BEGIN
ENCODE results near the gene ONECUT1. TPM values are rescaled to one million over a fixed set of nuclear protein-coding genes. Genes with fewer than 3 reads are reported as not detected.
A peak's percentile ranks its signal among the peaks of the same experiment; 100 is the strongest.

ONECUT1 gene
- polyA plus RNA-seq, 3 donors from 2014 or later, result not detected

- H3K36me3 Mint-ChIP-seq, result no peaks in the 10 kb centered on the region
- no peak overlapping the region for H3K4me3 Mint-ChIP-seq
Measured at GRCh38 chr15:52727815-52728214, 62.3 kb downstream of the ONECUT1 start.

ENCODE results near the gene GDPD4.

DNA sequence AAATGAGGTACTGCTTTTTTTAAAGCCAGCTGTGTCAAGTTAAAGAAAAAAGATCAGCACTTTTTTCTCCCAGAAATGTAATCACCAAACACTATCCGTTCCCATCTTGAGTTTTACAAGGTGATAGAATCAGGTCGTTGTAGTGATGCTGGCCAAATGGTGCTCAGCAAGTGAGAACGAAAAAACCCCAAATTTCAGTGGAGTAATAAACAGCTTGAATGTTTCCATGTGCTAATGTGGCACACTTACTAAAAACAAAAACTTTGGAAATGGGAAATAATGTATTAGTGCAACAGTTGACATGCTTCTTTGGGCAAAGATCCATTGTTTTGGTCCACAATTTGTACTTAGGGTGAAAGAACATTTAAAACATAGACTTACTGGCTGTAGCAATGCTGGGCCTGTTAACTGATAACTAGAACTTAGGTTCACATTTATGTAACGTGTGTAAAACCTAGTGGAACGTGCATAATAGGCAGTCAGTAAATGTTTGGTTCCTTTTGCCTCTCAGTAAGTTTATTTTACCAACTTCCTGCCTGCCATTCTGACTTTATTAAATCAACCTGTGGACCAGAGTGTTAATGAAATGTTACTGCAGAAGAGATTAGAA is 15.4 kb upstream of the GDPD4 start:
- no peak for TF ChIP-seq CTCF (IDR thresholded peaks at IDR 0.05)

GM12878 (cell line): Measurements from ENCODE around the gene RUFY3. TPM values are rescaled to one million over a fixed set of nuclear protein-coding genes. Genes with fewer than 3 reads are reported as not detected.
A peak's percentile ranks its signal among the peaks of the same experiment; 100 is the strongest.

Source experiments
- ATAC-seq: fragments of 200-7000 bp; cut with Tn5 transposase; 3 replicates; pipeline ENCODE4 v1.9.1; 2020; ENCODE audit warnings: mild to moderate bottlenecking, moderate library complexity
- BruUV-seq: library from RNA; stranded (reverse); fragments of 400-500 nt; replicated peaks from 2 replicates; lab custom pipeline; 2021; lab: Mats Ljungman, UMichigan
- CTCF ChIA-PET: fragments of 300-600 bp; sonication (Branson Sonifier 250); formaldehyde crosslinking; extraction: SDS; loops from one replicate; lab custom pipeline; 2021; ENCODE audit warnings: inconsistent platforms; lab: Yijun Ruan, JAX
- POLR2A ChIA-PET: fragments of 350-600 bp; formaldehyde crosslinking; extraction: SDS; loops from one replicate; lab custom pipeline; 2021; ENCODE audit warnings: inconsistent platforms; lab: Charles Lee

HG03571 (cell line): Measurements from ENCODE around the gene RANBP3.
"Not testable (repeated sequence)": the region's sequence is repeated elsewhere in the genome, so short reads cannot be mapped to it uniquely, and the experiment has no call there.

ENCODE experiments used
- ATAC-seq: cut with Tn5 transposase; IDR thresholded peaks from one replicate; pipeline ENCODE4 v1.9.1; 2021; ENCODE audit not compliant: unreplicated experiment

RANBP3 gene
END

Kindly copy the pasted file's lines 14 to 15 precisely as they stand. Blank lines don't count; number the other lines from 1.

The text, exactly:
- ATAC-seq: fragments of 200-7000 bp; cut with Tn5 transposase; 3 replicates; pipeline ENCODE4 v1.9.1; 2020; ENCODE audit warnings: mild to moderate bottlenecking, moderate library complexity
- BruUV-seq: library from RNA; stranded (reverse); fragments of 400-500 nt; replicated peaks from 2 replicates; lab custom pipeline; 2021; lab: Mats Ljungman, UMichigan